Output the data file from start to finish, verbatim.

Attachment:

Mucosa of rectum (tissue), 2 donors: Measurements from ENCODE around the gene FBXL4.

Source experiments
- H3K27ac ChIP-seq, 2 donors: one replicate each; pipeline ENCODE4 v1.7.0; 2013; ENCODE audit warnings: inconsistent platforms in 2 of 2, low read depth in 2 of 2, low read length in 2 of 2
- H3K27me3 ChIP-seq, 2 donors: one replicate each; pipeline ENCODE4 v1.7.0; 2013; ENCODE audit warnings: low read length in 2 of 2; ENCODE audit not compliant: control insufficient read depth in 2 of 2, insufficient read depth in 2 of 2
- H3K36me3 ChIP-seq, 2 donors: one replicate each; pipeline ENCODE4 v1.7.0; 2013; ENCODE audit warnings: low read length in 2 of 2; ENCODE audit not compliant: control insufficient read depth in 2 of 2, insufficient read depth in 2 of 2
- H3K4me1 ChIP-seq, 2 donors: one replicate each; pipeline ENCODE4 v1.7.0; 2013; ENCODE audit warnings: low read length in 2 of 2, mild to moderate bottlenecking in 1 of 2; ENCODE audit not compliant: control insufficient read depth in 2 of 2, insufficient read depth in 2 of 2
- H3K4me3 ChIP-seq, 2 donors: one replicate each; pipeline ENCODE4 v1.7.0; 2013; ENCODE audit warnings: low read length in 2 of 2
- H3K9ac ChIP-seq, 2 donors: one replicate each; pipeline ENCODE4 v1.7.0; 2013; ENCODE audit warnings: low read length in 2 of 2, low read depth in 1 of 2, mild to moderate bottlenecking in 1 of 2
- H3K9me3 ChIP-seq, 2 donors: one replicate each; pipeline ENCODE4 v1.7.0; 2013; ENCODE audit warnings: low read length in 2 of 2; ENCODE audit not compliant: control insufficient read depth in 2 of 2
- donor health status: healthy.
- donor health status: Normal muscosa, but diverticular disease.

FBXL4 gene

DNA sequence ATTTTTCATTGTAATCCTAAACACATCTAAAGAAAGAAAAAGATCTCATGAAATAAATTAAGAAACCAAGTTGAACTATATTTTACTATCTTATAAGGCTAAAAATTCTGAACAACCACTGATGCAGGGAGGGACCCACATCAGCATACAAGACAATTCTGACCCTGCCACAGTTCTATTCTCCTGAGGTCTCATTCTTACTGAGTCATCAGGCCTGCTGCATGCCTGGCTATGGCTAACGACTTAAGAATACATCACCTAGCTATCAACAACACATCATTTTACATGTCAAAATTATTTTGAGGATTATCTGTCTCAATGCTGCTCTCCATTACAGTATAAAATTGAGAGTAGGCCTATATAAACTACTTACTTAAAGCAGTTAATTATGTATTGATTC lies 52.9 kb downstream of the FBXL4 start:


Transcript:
Mucosa of rectum (tissue), 2 donors: Measurements from ENCODE around the gene FBXL4.

Source experiments
- H3K27ac ChIP-seq, 2 donors: one replicate each; pipeline ENCODE4 v1.7.0; 2013; ENCODE audit warnings: inconsistent platforms in 2 of 2, low read depth in 2 of 2, low read length in 2 of 2
- H3K27me3 ChIP-seq, 2 donors: one replicate each; pipeline ENCODE4 v1.7.0; 2013; ENCODE audit warnings: low read length in 2 of 2; ENCODE audit not compliant: control insufficient read depth in 2 of 2, insufficient read depth in 2 of 2
- H3K36me3 ChIP-seq, 2 donors: one replicate each; pipeline ENCODE4 v1.7.0; 2013; ENCODE audit warnings: low read length in 2 of 2; ENCODE audit not compliant: control insufficient read depth in 2 of 2, insufficient read depth in 2 of 2
- H3K4me1 ChIP-seq, 2 donors: one replicate each; pipeline ENCODE4 v1.7.0; 2013; ENCODE audit warnings: low read length in 2 of 2, mild to moderate bottlenecking in 1 of 2; ENCODE audit not compliant: control insufficient read depth in 2 of 2, insufficient read depth in 2 of 2
- H3K4me3 ChIP-seq, 2 donors: one replicate each; pipeline ENCODE4 v1.7.0; 2013; ENCODE audit warnings: low read length in 2 of 2
- H3K9ac ChIP-seq, 2 donors: one replicate each; pipeline ENCODE4 v1.7.0; 2013; ENCODE audit warnings: low read length in 2 of 2, low read depth in 1 of 2, mild to moderate bottlenecking in 1 of 2
- H3K9me3 ChIP-seq, 2 donors: one replicate each; pipeline ENCODE4 v1.7.0; 2013; ENCODE audit warnings: low read length in 2 of 2; ENCODE audit not compliant: control insufficient read depth in 2 of 2
- donor health status: healthy.
- donor health status: Normal muscosa, but diverticular disease.

FBXL4 gene

DNA sequence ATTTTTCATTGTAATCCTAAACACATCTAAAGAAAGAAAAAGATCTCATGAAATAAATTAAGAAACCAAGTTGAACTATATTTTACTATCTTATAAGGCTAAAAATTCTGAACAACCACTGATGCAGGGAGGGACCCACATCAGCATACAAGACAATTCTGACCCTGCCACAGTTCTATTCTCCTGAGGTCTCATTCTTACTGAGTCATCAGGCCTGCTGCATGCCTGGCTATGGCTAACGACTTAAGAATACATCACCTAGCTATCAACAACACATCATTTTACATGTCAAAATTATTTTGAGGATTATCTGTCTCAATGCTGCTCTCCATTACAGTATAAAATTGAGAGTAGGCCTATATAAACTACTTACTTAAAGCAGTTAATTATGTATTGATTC lies 52.9 kb downstream of the FBXL4 start: